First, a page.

Welcome to another episode of Musings. Nothing much profound this week, just some tidbits that caught my attention. Grab some joe, and let’s go.
COLUMBUS, Ohio – Dr. John Byrd, a nationally renowned leukemia specialist and researcher at The Ohio State University Comprehensive Cancer Center – Arthur G. James Cancer Hospital and Richard J. Solove Research Institute, received the Emil J Freireich Award for clinical cancer research earlier this month.
Congratulations to Dr. Byrd and his team at The James. Well done.
On Friday, tBBC turns 5. Or, as Jeff says “we’re old enough to be in kindergarten!” which will come as no surprise to all eight of our regular readers. You’ll also be happy to know that we’ve officially stopped eating paste.
So, to celebrate we “veterans” are taking a look back and re-posting our favorite articles from our time on the intertrons. Since I’m going first, I’m going to reach deep into the archives to pull up something from our time at SBN- my suggestions for “fixing” the BCS via conference realignment/expansion. Building on some of the “Bowl Crap” series that I did, I was working with Rob Harley’s ideas and those of a faithful reader, but it’s interesting how close to this is to what might be happening over the next week or so.
Granted, my idea included 6 conferences and not 4; but it did forsee a situation where the conference championship games were the first round of the tournament. Looking back… I think I like where we’re headed better.
Oh, and this was originally a two part post, so if you print it for “reading” at “work”, be warned that it may be a longer trip to the lounge than usual. Enjoy!
For the record, I’m not a proponent of playoffs. I actually liked the way things used to be with conference bowl tie-ins and such; arguing about who was #1 back in the day was a part of the enjoyment of the game, in my opinion.
But, since you asked me, if we were going to have a playoff this is what it should look like. Unlike some people, I’m not going to tell you what won’t work- I’m taking a flier on what would ooze awesomeness. Caution is advised; some items may shift during the duration of this posting. Read More
Make certain to join us on Monday Night at 8:00 PM for our National Championship Game LiveBlog!
The one you’ve all been waiting for…well, outside of the Sugar Bowl, of course…
The history of the BCS National Championship game is rife with conflict. The game’s true origins start with the Bowl Coalition – a grouping of the SEC, Big 8, SWC, ACC and Big East, along with Notre Dame. Six bowl games were included in the agreement: the Orange, Sugar, Cotton, Fiesta, Gator and John Hancock. The premise was to attempt to get the top teams in each conference to face off with one another, generating a “true” champion. Unfortunately for the Coalition, without the inclusion of the Big Ten or Pac-10 who remained tied to the Rose Bowl, the system was unable to crown a champion unless the top two teams resulted from its member conferences.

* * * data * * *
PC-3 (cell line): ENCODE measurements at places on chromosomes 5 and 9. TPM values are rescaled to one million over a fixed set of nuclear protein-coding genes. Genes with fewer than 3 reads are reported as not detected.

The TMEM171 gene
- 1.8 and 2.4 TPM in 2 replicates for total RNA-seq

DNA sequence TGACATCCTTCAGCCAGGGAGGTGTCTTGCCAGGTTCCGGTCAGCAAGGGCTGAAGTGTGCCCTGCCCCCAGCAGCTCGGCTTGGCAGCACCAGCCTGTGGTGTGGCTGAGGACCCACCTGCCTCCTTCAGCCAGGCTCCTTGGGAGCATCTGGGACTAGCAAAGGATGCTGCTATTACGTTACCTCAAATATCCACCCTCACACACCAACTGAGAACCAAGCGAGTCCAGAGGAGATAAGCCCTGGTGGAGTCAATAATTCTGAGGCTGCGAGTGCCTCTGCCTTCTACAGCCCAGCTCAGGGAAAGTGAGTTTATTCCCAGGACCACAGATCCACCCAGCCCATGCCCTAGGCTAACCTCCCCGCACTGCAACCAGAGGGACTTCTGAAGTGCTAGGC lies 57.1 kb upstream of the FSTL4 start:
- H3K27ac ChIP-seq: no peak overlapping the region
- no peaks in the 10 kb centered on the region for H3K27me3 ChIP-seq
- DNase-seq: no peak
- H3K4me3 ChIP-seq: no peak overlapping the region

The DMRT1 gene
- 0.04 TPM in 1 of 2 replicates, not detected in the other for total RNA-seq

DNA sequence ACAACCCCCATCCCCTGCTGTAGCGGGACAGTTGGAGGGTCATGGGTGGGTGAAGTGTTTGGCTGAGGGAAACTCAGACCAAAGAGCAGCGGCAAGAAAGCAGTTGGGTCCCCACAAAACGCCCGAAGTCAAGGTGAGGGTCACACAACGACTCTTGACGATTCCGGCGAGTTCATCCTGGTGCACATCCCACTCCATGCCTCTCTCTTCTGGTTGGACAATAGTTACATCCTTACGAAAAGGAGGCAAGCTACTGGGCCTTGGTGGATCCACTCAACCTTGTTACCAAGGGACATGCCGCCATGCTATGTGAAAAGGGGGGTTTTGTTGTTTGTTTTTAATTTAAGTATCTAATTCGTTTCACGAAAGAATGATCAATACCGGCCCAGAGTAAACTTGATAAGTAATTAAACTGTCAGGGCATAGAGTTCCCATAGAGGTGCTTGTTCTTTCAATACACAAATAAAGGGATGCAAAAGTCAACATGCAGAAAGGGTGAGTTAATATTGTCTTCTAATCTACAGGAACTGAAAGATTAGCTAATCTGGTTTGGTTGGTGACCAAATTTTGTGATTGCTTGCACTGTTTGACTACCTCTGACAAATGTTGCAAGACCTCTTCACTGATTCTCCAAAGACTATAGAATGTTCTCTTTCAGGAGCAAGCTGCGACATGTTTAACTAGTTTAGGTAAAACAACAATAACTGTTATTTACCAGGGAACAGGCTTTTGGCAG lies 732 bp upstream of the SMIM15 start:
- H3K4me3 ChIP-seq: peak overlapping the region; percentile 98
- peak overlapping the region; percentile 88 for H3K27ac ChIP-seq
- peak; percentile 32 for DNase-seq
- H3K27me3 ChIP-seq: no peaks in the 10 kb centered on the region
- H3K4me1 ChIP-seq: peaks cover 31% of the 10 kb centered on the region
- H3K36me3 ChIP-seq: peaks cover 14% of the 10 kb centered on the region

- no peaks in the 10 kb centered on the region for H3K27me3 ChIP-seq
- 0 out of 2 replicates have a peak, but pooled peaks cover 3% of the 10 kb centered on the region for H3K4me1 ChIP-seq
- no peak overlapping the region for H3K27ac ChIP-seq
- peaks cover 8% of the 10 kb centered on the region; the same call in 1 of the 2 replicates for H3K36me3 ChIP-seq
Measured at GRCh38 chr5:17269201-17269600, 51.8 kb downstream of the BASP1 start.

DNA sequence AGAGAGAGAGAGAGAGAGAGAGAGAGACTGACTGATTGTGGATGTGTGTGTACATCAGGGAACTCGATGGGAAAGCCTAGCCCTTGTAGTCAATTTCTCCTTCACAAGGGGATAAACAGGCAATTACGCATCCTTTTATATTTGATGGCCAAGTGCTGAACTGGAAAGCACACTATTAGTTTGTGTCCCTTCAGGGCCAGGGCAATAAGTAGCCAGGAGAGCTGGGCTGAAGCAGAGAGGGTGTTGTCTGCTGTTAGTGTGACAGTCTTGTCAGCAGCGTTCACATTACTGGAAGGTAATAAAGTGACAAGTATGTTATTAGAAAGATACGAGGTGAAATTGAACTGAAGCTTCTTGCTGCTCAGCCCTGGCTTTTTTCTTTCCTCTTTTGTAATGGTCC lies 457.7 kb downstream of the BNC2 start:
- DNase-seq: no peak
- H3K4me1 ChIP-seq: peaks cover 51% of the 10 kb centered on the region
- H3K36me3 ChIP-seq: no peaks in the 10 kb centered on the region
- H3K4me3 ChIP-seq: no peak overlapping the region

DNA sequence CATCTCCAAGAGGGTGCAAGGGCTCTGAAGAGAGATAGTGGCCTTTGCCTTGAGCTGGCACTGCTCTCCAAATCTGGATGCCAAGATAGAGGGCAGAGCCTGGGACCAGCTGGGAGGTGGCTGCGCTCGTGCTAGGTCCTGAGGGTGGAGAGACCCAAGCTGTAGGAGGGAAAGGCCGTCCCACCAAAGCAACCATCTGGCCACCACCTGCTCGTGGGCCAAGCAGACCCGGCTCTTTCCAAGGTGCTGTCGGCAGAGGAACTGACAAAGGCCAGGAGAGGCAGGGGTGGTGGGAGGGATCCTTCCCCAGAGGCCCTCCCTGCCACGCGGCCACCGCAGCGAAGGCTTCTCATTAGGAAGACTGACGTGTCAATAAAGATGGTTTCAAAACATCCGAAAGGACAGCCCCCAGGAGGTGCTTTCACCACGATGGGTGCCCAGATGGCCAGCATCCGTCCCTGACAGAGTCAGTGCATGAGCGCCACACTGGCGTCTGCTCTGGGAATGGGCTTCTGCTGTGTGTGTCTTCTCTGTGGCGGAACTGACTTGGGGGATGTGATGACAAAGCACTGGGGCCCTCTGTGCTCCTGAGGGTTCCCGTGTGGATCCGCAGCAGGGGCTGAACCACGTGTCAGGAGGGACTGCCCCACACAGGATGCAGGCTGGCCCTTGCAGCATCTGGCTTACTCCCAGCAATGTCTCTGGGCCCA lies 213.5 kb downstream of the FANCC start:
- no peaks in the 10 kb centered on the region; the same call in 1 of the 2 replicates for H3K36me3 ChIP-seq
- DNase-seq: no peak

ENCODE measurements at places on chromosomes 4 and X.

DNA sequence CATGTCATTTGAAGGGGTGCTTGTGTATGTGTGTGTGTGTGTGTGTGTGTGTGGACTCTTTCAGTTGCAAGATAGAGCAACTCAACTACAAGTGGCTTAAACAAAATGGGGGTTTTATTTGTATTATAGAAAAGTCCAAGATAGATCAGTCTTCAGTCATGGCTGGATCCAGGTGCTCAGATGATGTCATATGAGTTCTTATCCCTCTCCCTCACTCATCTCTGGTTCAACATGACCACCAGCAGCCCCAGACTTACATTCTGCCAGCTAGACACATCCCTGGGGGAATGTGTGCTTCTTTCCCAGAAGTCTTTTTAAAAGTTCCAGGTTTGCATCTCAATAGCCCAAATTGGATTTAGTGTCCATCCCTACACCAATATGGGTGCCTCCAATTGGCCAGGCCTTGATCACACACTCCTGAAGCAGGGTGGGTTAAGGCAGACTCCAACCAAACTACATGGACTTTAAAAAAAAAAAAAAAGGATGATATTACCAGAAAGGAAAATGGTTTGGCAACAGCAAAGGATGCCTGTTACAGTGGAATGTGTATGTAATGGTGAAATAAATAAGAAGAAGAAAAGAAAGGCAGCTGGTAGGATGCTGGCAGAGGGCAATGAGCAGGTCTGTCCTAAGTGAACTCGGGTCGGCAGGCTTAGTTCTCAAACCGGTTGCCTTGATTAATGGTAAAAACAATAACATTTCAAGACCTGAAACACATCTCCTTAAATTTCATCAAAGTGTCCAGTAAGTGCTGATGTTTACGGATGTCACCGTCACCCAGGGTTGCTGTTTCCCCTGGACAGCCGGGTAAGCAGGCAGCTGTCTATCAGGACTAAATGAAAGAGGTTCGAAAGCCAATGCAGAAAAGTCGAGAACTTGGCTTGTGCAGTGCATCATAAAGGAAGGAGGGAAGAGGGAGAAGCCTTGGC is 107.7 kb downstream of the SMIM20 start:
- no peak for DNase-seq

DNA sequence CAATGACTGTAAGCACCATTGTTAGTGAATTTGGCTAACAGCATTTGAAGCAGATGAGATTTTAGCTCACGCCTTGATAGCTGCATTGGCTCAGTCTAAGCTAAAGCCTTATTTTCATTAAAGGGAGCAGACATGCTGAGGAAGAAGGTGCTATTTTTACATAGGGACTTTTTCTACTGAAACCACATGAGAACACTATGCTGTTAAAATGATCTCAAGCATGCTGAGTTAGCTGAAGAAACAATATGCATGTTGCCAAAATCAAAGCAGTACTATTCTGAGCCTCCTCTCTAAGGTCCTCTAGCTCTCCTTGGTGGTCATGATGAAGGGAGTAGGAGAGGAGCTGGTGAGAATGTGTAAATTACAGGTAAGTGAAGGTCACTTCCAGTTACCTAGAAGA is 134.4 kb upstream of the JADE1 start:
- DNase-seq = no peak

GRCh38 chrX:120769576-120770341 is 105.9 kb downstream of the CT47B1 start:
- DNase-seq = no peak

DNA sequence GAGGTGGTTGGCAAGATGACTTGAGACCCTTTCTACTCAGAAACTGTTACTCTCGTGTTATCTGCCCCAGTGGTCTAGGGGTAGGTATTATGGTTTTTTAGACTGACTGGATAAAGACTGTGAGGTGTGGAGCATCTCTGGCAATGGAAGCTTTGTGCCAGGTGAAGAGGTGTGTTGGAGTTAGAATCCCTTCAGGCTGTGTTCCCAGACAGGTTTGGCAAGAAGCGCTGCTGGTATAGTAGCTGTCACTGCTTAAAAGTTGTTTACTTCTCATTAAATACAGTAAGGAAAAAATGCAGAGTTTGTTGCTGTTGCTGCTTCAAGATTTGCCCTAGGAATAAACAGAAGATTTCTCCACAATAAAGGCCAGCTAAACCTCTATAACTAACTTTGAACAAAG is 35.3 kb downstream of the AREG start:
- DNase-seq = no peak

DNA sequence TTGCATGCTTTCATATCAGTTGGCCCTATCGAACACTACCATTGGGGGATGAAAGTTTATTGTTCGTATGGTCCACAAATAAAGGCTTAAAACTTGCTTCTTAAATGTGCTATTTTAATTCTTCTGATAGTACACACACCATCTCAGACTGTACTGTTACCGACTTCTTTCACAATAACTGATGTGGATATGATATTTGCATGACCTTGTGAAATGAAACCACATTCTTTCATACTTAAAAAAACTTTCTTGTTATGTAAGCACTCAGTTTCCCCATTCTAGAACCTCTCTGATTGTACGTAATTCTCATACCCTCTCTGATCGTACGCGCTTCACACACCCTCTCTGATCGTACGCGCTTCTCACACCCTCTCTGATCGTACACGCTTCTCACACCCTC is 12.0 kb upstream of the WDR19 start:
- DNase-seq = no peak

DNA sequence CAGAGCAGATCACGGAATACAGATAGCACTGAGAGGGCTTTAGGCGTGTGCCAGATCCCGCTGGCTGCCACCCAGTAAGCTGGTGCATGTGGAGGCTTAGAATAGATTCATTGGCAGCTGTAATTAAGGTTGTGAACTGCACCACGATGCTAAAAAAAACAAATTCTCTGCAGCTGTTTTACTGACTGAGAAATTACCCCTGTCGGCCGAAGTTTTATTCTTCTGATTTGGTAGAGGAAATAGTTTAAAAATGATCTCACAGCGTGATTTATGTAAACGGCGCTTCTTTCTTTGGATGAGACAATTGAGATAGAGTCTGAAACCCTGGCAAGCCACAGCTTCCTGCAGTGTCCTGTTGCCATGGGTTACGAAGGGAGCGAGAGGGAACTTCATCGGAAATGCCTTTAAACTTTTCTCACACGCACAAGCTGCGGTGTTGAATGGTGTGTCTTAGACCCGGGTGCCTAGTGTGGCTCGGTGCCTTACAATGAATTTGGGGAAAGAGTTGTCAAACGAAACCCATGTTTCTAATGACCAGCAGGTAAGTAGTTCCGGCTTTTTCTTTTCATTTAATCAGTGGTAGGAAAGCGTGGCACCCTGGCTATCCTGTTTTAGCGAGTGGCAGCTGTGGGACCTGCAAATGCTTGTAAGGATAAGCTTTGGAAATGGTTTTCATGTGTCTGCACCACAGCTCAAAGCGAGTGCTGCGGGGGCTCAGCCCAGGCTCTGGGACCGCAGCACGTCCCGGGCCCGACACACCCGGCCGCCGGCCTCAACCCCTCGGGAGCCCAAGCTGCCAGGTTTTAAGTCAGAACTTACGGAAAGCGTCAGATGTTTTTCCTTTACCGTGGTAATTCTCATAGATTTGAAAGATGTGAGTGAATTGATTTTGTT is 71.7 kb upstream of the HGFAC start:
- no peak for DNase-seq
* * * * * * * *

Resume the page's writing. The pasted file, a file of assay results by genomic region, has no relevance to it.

Weaknesses in the South Western Conference, along with poor play from Notre Dame, helped lead to the end of the Coalition and the creation of the Bowl Alliance. Functionally, it was the same group of conferences, except the SWC and Big 8 were replaced with the newly formed Big 12 conference. The Big Ten still remained outside of the Alliance due to their ties with the Rose Bowl, but at-large Big Ten teams were allowed to participate in the Alliance Bowl games. Both Penn State (Won 1997 Fiesta against Texas) and Ohio State (Lost 1998 Sugar to Florida State) participated.
There’s no way that we can start this week’s post without wishing Happy Birthday to Coach Jim Tressel. Ironically, it’s also the day of the ninja; although I can’t imagine the silent assassins being as polite or methodical as Senior Sweatervest- how would you write “Dave” in kanji?
While there were several significant games on the old telly this week, there were also off field doin’s that should not be left undiscussed. First, in this year’s addition of the River City Rivalry/Snow Bowl, Pittsburgh easily handled Ohio’s BCS team. That didn’t, however, keep the Bearcat mascot from getting arrested and escorted out of the stadium. Video and such, for those of you who are into that kind of thing, can be found here.
The Big lEast ended as it started, with a three way tie at the top of the conference. Pitt’s victory, along with West Virginia’s win over Rutgers that seemed to make their fans filled with glee, meant that UConn was still in the driver’s seat should they hold off South Florida. A late, long field goal meant that the 8-4 Huskies have earned themselves a bid to a BCS game.
As we mentioned earlier, this means that a team that only managed 10 points against the Wolverines will get to face off against, most likely, the Oklahoma Sooners. While we’ve given the Big lEast grief here in the past, it should be noted that the conference only has two teams that don’t have the requisite 6 wins necessary to go to a bowl game, a much better experience than our west coast stalwarts in the Pac-10. At this juncture, only four teams from that conference will be headed to the post season, since Southern Cal is on probation (sorry, that’s still awesome to write) and Arizona State’s 6-6 record includes too many victories over FCS schools. So, with two teams going to the BCS, this means that there’ll be four bowls looking for help with the automatic tie ins.